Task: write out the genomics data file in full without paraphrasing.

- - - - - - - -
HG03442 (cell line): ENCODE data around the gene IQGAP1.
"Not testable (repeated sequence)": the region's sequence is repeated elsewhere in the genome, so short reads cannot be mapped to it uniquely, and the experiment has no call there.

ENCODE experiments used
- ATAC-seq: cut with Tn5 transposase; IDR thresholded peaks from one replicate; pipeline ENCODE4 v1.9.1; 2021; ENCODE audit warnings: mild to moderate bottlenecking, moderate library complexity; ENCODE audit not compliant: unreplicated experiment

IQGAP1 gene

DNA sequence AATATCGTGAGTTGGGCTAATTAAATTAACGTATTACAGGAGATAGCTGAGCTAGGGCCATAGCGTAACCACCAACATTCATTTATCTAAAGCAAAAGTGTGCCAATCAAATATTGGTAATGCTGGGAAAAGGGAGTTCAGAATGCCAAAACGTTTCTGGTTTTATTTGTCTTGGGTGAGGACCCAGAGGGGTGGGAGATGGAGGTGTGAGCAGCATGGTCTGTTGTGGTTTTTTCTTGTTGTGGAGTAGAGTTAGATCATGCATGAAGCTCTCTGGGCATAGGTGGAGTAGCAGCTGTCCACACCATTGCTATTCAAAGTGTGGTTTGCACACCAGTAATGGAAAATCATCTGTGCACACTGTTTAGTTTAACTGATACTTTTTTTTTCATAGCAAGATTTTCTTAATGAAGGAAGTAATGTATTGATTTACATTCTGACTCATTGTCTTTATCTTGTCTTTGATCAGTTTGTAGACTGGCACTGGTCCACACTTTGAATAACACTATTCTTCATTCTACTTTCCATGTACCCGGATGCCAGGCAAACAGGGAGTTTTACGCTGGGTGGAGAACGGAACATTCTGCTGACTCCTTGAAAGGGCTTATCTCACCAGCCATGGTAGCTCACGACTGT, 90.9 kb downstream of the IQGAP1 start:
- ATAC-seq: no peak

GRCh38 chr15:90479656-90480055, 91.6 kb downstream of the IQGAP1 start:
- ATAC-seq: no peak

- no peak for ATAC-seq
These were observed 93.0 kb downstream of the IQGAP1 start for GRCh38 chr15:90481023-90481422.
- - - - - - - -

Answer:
HG03442 (cell line): ENCODE data around the gene IQGAP1.
"Not testable (repeated sequence)": the region's sequence is repeated elsewhere in the genome, so short reads cannot be mapped to it uniquely, and the experiment has no call there.

ENCODE experiments used
- ATAC-seq: cut with Tn5 transposase; IDR thresholded peaks from one replicate; pipeline ENCODE4 v1.9.1; 2021; ENCODE audit warnings: mild to moderate bottlenecking, moderate library complexity; ENCODE audit not compliant: unreplicated experiment

IQGAP1 gene

DNA sequence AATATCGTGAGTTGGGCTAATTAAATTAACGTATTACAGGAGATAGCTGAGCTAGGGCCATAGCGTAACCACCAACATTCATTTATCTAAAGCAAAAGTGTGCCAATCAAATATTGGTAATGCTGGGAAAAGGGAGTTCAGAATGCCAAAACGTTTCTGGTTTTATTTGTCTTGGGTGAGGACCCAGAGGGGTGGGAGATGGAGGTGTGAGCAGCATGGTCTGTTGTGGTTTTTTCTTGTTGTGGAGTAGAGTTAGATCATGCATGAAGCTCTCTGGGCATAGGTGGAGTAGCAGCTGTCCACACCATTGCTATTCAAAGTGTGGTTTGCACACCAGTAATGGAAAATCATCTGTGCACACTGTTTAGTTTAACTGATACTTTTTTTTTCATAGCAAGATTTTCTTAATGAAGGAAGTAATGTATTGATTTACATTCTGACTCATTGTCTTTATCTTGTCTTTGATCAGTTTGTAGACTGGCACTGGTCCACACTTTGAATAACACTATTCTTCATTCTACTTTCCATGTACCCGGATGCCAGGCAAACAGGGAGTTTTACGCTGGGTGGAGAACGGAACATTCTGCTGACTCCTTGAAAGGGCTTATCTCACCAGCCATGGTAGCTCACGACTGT, 90.9 kb downstream of the IQGAP1 start:
- ATAC-seq: no peak

GRCh38 chr15:90479656-90480055, 91.6 kb downstream of the IQGAP1 start:
- ATAC-seq: no peak

- no peak for ATAC-seq
These were observed 93.0 kb downstream of the IQGAP1 start for GRCh38 chr15:90481023-90481422.